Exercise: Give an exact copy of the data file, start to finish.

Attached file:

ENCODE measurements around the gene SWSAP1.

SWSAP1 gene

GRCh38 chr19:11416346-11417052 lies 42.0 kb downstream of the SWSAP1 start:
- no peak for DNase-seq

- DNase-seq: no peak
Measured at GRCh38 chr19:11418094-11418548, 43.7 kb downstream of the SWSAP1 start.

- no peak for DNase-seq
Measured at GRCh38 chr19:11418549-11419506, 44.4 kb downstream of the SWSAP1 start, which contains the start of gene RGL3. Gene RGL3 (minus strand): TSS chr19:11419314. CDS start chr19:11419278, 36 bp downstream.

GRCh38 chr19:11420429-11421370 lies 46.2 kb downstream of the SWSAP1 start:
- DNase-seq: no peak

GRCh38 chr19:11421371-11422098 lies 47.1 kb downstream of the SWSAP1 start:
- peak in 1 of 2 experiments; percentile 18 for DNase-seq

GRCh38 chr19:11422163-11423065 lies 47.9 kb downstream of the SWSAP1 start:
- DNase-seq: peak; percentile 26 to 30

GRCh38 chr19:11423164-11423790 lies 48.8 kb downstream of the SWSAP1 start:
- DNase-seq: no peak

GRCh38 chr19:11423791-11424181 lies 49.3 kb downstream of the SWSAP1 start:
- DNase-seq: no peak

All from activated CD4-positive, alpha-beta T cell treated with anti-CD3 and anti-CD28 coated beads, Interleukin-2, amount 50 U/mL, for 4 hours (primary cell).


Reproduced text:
ENCODE measurements around the gene SWSAP1.

SWSAP1 gene

GRCh38 chr19:11416346-11417052 lies 42.0 kb downstream of the SWSAP1 start:
- no peak for DNase-seq

- DNase-seq: no peak
Measured at GRCh38 chr19:11418094-11418548, 43.7 kb downstream of the SWSAP1 start.

- no peak for DNase-seq
Measured at GRCh38 chr19:11418549-11419506, 44.4 kb downstream of the SWSAP1 start, which contains the start of gene RGL3. Gene RGL3 (minus strand): TSS chr19:11419314. CDS start chr19:11419278, 36 bp downstream.

GRCh38 chr19:11420429-11421370 lies 46.2 kb downstream of the SWSAP1 start:
- DNase-seq: no peak

GRCh38 chr19:11421371-11422098 lies 47.1 kb downstream of the SWSAP1 start:
- peak in 1 of 2 experiments; percentile 18 for DNase-seq

GRCh38 chr19:11422163-11423065 lies 47.9 kb downstream of the SWSAP1 start:
- DNase-seq: peak; percentile 26 to 30

GRCh38 chr19:11423164-11423790 lies 48.8 kb downstream of the SWSAP1 start:
- DNase-seq: no peak

GRCh38 chr19:11423791-11424181 lies 49.3 kb downstream of the SWSAP1 start:
- DNase-seq: no peak

All from activated CD4-positive, alpha-beta T cell treated with anti-CD3 and anti-CD28 coated beads, Interleukin-2, amount 50 U/mL, for 4 hours (primary cell).